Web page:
El Niño events
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El Niño events collected works (1968-1993) of William H. Quinn by William Hewes Quinn

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Published by College of Oceanic and Atmospheric Science. Oregon State University in Corvallis, Or .
Written in English

Subjects:

  • Southern oscillation.,
  • El Niño Current.

Book details:

Edition Notes

Includes bibliographical references.

Other titlesCollected works (1968-1993) of William H. Quinn.
Statementcompiled by Victor T. Neal and Steve Neshyba.
ContributionsNeal, Victor T., Neshyba, Steve., Oregon State University. College of Oceanography.
The Physical Object
Pagination3 v. :
ID Numbers
Open LibraryOL15406752M

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  El Niño and La Niña episodes typically last nine to 12 months, but some prolonged events may last for years. While their frequency can be quite irregular, El Niño and La Niña events occur on average every two to seven years. Typically, El Niño occurs more frequently than La Niña. El Niño. El Niño means The Little Boy, or Christ Child in. 2 days ago  Sea surface temperature patterns during El Nino (warmer water (red) in the eastern tropical Pacific) and La Nina (cooler water (blue) in the eastern tropical Pacific) events. La Niña (/ l ɑː ˈ n iː n j ə /, Spanish pronunciation:) is a coupled ocean-atmosphere phenomenon that is the colder counterpart of El Niño, as part of the broader El Niño–Southern Oscillation climate name La Niña originates from Spanish, meaning "the girl", analogous to El Niño meaning "the boy".It has also in the past been called anti-El Niño, and El Viejo (meaning. El Niño Conditions During El Niño, warm surface water appears farther east and is spread over a broader area. Weak Highs form east and west of the Low, and surface and upper level winds are both weaker than normal. The thermocline is deeper and flatter overall, making average sea level of the eastern Pacific higher than normal. La Niña.

El Niño reportedly takes place every 2 to 7 years and can last from months to a period of up to two years. It is also referred to as the warm phase of the El Niño-Southern Oscillation cycle (ENSO). The ocean warming off South American coast is a prime example of an El Niño event.   The study adds to growing evidence that “El Nino events are becoming stronger under continued climate change,” said Georgia Tech climate scientist Kim Cobb, who wasn’t part . Can We Blame El Niño for These Events? People have noticed that when the Pacific Ocean is unusually warm near the beginning of the year, certain things are more likely to happen. These events are linked to a Pacific Ocean phenomenon known as the El Niño Southern Oscillation (ENSO). NOAA: Extreme Weather: US Army Corps of Engineers Coastal.   Unlike the CT El Niño events, some El Niño events have larger SST anomalies in the central Pacific, while the eastern Pacific SST anomaly is still positive but small. The events of –78, –91, –95, –03, and –05 fall under this group. For these events, Niño-4 SST is appropriate to measure their intensity.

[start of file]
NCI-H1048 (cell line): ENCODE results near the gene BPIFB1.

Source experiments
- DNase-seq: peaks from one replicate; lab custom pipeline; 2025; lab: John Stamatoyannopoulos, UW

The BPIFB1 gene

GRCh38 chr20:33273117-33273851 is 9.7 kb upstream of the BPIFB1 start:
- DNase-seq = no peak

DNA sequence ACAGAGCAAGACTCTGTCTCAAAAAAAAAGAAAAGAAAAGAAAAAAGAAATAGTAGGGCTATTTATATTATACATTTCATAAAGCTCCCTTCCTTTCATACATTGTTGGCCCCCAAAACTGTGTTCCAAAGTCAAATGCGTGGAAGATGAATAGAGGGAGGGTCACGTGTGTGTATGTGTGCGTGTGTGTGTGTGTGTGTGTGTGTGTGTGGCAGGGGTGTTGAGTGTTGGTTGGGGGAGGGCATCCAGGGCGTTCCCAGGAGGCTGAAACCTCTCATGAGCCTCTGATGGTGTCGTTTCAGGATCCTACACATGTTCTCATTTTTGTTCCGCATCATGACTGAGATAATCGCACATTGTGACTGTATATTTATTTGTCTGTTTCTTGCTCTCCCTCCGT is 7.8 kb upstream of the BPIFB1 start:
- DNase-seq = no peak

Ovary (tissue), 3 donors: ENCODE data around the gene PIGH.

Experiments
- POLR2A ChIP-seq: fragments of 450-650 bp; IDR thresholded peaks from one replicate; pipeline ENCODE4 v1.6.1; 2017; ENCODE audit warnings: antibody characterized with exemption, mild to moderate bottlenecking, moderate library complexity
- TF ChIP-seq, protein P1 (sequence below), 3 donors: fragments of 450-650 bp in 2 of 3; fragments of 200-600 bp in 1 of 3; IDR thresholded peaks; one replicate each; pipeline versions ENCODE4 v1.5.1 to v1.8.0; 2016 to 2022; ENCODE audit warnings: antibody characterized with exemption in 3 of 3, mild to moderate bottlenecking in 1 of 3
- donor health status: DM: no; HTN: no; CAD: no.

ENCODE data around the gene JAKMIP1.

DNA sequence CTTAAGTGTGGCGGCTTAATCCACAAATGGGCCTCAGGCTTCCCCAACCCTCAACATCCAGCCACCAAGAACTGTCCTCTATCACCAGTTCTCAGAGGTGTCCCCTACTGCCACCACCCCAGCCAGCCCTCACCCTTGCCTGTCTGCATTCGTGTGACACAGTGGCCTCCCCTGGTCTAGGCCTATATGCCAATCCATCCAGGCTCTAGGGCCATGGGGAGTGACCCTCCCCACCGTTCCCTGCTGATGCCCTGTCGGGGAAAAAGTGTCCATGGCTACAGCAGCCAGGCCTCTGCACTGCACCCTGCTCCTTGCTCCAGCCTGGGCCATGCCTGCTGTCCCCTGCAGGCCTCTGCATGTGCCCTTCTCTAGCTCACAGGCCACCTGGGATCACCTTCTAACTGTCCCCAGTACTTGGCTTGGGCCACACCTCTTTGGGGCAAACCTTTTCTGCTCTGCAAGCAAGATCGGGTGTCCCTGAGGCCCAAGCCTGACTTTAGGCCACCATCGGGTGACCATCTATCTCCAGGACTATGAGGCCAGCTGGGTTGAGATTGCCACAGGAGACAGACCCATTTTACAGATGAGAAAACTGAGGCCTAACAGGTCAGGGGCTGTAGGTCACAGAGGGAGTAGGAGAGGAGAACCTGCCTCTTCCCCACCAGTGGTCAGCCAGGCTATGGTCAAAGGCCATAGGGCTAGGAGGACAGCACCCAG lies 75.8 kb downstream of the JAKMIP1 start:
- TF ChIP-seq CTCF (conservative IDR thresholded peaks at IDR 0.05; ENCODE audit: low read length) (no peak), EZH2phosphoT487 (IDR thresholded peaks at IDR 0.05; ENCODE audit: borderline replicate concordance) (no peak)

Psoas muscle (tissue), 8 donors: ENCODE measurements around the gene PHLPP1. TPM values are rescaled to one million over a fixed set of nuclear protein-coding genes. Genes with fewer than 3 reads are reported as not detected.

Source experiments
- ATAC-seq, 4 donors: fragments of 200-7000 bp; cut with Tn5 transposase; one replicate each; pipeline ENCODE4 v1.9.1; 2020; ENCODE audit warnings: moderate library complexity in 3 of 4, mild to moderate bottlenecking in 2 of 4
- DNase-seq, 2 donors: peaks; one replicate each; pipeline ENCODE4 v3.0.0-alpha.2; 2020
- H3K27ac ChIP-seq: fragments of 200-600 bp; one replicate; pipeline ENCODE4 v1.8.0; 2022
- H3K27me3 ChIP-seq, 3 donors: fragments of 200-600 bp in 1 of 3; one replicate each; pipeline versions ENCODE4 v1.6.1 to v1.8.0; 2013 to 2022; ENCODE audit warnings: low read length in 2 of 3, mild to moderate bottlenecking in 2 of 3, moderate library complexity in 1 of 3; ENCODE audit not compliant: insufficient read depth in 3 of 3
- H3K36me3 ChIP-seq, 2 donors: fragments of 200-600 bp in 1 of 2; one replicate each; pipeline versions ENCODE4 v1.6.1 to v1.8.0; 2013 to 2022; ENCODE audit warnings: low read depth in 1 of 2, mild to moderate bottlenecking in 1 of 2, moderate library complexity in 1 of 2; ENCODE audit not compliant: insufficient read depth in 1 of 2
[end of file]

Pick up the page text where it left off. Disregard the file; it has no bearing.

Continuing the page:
Severe El Niño events can be economically disruptive worldwide; those of –83, –98, and –16 are regarded as the three strongest on record. The most devastating events have caused droughts in such areas as Africa, India, Southeast Asia, Australia, and the W Pacific, flooding along the Pacific coast of South America, in. The chapters trace El Niño’s position in world history from its role in the revolution in Australian Aboriginal Culture at 5, BP to the ‘Godzilla’ event. It ends with a discussion of El Niño in the current media, which is as much a product of the public imagination as it is a natural process.   Extraordinarily strong El Niño events, such as those of / and /, cause havoc with weather around the world, adversely influence terrestrial and marine ecosystems in a number of regions and have major socio-economic impacts. Here we show by means of climate model integrations that El Niño events may be boosted by global warming. The connection between Earth’s oceans and atmosphere has a direct impact on the weather and climate conditions we experience. El Niño and La Niña, together called the El Niño Southern Oscillation (ENSO), are periodic departures from expected sea surface temperatures (SSTs) in the equatorial Pacific warmer or cooler than normal ocean temperatures can affect weather patterns.